I wanted to make this post the last of my ten pumpkin posts because there is something momentous and meaningful about being last, something that suggests "you've been waiting for this" and screams, "this is the best!" And, well, in a word, the recipe herein is... (drum roll)... the... (escalating drum roll)... BEST. (And that's saying a lot, right? The others weren't half bad.)
This recipe is wonderful. Absolutely wonderful. So wonderful that is has been really really really hard for me to hold out on your guys while we worked our way through the nine other posts of pumpkin. Seriously this is so, absolutely, worthy-of-expletives-of-the-favorable-complimentary-variety DELICIOUS. The only thing that kept me going - kept me restlessly mum, rather - was my foresightedness and dedication to making this post all it can be. By which I mean: I froze some and tested out some different thawing methods so that I can offer you not only the best mac & cheese recipe ever, but also a surefire way to freeze and reheat it in the event that you, like me and my husband and baby daughter and fetus, can't eat a giant pan of rich, decadent, super cheesy, delightfully pumpkiny mac & cheese all by ourselves, and accordingly have to freeze it before getting on a plane the next morning.
Man, I go the distance for you people. Or for my bottomless pit of a stomach anyway.
Pumpkin Mac & Cheese
Adapted (generously) from Lottie & Doof
Yield: about 8 servings
2 tablespoons bacon fat (or butter)
3 tablespoons butter, divided
2 large leeks, white and pale green parts only, finely chopped (these will wilt down to about half original amount)
1 teaspoon red pepper flakes
3 garlic cloves, finely chopped
3 tablespoons flour
1 1/2 cups whole milk (or a combination of cream and milk)
1 1/2 cups homemade pumpkin purée (or a 16-ounce can of pumpkin)
1 teaspoon Worcestershire sauce (optional)
1 teaspoon dijon mustard (optional)
3 cups coarsely grated sharp cheddar cheese, divided
1 cup Parmesan cheese, grated
1/2 cup ricotta cheese
2 slices whole wheat bread, pulsed in food processor or blender to make breadcrumbs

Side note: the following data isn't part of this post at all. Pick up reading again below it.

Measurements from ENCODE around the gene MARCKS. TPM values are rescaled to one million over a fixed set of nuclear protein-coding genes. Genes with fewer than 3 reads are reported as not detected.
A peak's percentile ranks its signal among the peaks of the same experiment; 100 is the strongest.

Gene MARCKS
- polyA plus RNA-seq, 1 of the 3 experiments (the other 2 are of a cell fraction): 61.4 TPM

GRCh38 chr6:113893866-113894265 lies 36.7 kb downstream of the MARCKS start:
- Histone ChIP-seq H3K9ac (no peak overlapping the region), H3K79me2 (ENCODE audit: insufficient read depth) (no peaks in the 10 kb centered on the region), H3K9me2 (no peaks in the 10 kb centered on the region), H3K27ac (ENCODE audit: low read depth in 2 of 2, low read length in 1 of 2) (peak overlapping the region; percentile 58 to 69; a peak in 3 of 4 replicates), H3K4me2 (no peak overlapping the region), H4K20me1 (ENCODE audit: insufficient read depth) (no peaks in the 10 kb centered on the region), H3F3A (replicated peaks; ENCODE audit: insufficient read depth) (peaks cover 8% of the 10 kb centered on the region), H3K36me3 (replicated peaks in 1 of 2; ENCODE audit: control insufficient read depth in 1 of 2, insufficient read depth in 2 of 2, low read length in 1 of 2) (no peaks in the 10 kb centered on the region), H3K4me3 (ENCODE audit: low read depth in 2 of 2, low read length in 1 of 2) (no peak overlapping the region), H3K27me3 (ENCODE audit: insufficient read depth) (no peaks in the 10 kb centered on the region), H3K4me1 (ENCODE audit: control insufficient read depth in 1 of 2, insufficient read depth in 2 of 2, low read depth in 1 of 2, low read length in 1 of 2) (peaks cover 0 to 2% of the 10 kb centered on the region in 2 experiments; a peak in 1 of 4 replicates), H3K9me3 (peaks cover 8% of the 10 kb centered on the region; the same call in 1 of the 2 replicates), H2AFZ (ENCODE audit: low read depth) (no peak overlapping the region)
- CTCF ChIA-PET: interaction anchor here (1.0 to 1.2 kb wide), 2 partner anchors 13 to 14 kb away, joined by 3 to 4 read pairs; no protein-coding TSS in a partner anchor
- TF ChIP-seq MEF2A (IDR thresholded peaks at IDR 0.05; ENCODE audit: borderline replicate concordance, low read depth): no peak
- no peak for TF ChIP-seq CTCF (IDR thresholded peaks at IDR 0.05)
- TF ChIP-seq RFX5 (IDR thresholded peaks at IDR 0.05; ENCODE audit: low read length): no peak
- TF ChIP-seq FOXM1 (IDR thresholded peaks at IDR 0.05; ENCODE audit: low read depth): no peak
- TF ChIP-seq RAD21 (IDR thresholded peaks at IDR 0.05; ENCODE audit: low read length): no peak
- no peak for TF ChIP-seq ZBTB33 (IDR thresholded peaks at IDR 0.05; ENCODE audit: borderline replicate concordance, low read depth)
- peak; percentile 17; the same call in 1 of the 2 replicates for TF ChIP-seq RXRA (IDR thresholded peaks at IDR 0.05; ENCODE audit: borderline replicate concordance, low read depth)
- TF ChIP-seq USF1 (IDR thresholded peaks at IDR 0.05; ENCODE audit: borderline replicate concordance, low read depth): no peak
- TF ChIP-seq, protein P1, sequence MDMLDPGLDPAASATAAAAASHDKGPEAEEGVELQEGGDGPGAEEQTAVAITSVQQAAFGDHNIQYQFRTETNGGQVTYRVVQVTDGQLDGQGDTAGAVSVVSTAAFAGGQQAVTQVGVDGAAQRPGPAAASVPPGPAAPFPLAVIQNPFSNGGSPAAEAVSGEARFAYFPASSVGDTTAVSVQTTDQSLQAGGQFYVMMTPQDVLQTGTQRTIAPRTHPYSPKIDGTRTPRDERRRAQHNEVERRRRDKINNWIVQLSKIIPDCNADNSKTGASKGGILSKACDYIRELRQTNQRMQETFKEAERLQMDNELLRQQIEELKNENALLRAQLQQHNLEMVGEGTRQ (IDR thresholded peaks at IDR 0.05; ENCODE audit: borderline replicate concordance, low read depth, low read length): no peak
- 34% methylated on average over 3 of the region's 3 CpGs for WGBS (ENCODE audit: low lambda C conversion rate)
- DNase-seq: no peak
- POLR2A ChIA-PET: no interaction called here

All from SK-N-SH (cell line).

1/2 cup minced scallions, white and green parts (approximately one bunch)
1 pound fusilli or penne or other comparably sized pasta
Cook pasta according to package instructions until al dente. Drain well.
Melt 2 tablespoons bacon fat or butter in a large pot (I used a dutch oven) over medium heat. Add leeks and sauté until tender, about ten minutes. Add red pepper flakes and garlic, stir for 1 minute. Stir in 2 more tablespoons butter, allow to melt, and then add the flour and stir for a minute. Gradually whisk in milk and then pumpkin. Simmer until thick enough to coat a spoon, about 5 minutes, stirring frequently. Remove from heat and whisk in 2 cups of cheddar, the Parmesan, and the ricotta cheese. Stir in worcestershire sauce and dijon; taste, smile and be impressed with yourself, and season sauce with salt and pepper.
Preheat oven to 375 degrees. Lightly butter one 13X9" glass baking dish, or a similarly sized gratin or casserole dish, or two 8X8" or 9X9" dishes (you can freeze one of them*).
In a large nonstick skillet, melt the remaining tablespoon of butter over medium heat. Add the breadcrumbs and scallions and stir until bread smells and looks toasty, and scallions are crunching up a bit, about 5 minutes. Remove from heat.
Toss the pasta with the pumpkin-cheese sauce and transfer mixture into prepared baking dish(es). Top with remaining cup of cheddar cheese and the breadcrumb-scallion mixture. (You can follow freezing instructions below at this point, if you'd like.) Bake for about 30 minutes uncovered, until the meal is hot all the way through and the topping is golden brown and bubbling. Let sit for at least 5 minutes before serving.
* To freeze, allow mac & cheese to cool. If you have a sealed lid for your pan, go ahead and just cover it with that and stick it in the freezer. If you don't, either cover the pan with plastic wrap followed by aluminum foil, or transfer the mac & cheese into a freezer-safe container with a sealed lid.
To reheat pasta, whether or not it's been baked already, remove lid or plastic wrap and replace with a sheet of aluminum foil. Place in 400-degree oven (or 375-degree, using convection bake setting) and cook for about an hour. Check halfway through and if the mac & cheese looks dry, add enough milk to fill any crevices - I used about a half a cup of milk for my 8X8" pan's worth of pasta - re-cover with foil and continue baking. Once heated through, remove the foil and broil for 5-10 minutes, to recrisp the top. At all stages, keep a close eye on it. Note that the reheated mac & cheese won't be quite as attractive as the freshly baked one, but it will taste just as good. (And it's not that unattractive. Could be served to people you love, easily.)